Dirty Bomb Drill Tests Boston Preparedness

A dirty bomb exploded at Logan Airport last week and emergency personnel rushed to the scene and transported victims to local hospitals to be treated for radiation exposure.

This simulation drill was enacted throughout Boston to test emergency response procedures in the event of the detonation of a dirty bomb, a device that contains radioactive material that is released into the air upon explosion.

“September 11th was an indication to us,” said Jeff D. Ventura, spokesperson for Harvard-affiliated Brigham and Women’s Hospital. “What if, instead of New York, it happened here? How prepared are we to handle disaster on a large scale?”

The drill, dubbed Operation Prometheus, began at Logan Airport on Thursday with the simulated explosion of a dirty bomb on an inbound United Airlines flight from France, and continued on Friday when 10 hospitals in the Conference of Boston Teaching Hospitals received victims coming in for treatment.

The main objective of the drill was to facilitate communication and cooperation among all emergency response agencies involved.

Over 50 agencies participated in the drill, including the Massachusetts National Guard, FBI, American Red Cross, United States Coast Guard and Harvard School of Public Health.

Girl Scout troops, schoolchildren and Harvard Medical School students joined in on the effort, as well.

“With all the federal, state and local agencies, it was alphabet soup,” said Stephen Morash, Boston Emergency Management Agency deputy director. “The immenseness of this exercise is something you wouldn’t see before in this city.”

Prior to the drill, all the agencies gathered in a conference hall to perform a tabletop exercise, in which they ran through a fake dirty bomb scenario so that all involved could communicate and ask questions, according to Ventura.

At 8:15 on Friday morning, the teaching hospitals were notified of the dirty bomb explosion. Their role in the drill was to assess the procedures in place for diagnosing and treating contaminated patients.

Children’s Hospital, Brigham and Women’s Hospital and Beth Israel Deaconess Medical Center were the three Harvard teaching hospitals involved in the functional part of the drill—testing hospital care—said Sarah J. Hamilton, director of area planning and development for the Medical Academic and Scientific Community Organization (MASCO).

“We executed a code amber, like a code blue on television,” Ventura said. “The hospital is locked down, we go into emergency response mode, and prepare for incoming casualties.”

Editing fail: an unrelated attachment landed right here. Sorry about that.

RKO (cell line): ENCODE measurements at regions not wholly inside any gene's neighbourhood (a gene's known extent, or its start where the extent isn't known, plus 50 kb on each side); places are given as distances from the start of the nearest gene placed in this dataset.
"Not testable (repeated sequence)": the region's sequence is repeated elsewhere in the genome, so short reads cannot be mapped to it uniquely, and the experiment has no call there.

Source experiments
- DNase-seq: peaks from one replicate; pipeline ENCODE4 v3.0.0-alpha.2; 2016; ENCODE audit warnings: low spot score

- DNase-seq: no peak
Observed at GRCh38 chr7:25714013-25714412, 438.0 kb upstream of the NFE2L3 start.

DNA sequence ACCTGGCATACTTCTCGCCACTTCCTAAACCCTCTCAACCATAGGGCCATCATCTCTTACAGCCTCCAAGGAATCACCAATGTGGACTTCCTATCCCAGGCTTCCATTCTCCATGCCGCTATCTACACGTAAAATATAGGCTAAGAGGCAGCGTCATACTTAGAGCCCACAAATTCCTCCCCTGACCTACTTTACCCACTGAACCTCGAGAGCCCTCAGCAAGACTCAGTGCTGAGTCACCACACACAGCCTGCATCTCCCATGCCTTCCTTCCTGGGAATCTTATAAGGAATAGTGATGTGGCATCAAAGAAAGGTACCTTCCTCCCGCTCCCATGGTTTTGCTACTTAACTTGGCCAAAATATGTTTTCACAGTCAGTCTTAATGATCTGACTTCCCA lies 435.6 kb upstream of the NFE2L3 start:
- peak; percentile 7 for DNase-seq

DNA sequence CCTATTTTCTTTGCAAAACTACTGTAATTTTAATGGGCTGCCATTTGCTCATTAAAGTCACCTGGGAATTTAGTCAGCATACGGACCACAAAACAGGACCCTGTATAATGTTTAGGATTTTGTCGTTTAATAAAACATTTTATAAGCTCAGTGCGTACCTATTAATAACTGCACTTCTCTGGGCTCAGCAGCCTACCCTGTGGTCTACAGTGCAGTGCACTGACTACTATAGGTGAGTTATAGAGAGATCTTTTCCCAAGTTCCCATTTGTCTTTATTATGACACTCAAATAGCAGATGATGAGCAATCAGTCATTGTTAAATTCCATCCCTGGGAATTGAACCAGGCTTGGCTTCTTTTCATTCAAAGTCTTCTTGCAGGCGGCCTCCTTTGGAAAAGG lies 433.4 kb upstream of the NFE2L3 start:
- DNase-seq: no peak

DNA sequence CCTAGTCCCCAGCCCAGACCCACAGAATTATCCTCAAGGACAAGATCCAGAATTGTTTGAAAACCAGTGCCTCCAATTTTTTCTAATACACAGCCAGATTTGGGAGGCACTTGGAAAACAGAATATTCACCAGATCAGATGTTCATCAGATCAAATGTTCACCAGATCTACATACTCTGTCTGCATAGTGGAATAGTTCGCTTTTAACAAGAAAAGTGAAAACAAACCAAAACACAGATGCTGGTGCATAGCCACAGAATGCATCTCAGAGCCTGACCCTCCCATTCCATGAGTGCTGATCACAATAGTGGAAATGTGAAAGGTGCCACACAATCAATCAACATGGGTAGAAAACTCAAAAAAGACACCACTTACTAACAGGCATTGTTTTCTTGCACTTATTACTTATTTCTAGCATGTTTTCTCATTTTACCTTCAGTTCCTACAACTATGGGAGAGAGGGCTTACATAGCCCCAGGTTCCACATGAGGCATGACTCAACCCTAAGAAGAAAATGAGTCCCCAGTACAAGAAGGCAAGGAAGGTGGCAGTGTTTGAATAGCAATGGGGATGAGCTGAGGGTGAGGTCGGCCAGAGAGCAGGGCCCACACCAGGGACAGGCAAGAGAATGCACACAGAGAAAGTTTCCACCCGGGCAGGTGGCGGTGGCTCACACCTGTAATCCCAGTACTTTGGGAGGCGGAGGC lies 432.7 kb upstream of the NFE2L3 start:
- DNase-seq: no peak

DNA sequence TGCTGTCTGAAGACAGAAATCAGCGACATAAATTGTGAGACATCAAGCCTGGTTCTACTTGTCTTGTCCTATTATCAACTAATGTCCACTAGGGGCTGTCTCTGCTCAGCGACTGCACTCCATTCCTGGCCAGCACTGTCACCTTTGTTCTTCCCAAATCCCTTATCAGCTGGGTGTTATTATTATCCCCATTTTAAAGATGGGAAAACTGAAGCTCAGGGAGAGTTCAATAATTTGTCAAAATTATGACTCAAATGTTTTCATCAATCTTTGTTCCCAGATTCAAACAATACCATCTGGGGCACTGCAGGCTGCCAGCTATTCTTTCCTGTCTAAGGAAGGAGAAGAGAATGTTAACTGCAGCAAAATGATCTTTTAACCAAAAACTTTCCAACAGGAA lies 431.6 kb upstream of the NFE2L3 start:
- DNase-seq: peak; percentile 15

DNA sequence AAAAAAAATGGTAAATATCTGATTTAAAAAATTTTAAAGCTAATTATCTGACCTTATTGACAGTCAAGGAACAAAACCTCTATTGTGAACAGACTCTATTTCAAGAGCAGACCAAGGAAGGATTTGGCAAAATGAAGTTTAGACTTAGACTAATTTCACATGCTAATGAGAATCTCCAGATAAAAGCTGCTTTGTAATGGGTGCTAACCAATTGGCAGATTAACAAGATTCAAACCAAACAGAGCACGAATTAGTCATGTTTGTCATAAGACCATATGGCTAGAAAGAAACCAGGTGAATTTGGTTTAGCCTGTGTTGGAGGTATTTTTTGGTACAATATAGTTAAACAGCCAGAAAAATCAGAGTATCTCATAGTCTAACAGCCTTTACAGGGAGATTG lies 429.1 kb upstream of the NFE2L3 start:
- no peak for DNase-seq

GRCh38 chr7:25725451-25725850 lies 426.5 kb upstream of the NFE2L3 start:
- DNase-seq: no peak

Nonessential appointments are canceled and patients are relocated to other parts of the hospital to free bed space.

Twelve radioactive passengers were assigned symptoms, accepted for treatment, decontaminated and then evaluated, said Jean M. Hickey, head nurse in the Brigham and Women’s emergency department.

Harvard Medical School students volunteered to act as victims and wore tattered clothes to act their parts convincingly.

Brigham and Women’s also received 60 “worried but well” patients, who were not on the aircraft but feared exposure to the radiation.

In addition to treating the victims of the explosion, the hospitals also had to send all the evidence they discovered on to law enforcement agencies, Hamilton said.

“It’s a crime investigation as well,” she said. “It was also a test to see whether we could get patient information back to the airlines, find out where passengers went and confirm the status of victims.”

Because the airlines would be fielding phone calls from worried family members, it is vital that this patient information be relayed back to them.

Drills like these are done regularly in Boston, but this is the first time radioactive scenarios have been involved.

“All of this is relatively new to the hospital, and we felt like we did well,” Hickey said.

Morash agreed that the drill was a success but said improvements will need to be made in order to improve the efficiency of the response to radiation emergencies.

Two issues that will be addressed are protection of hospital employees from radiation and the handling, storage and transport of radioactive material or clothing.

“We need to do more with radioactive activities. You can’t see it, feel it or touch it, but we have to be wary of it,” Morash said.

A debriefing of all parties involved will be held in two weeks in order to critique the drill.

Medical students and hospital staff were not the only Harvard affiliates to help out with the simulation.

Stephen O’Connor, a Harvard University Police Department officer stationed at the Longwood Medical Campus, volunteered at MASCO’s Joint Operating Center, which is a central command unit that runs during emergencies.

“It was good to see that the organization went well, and how different services in the Longwood area came together for a common cause,” he said.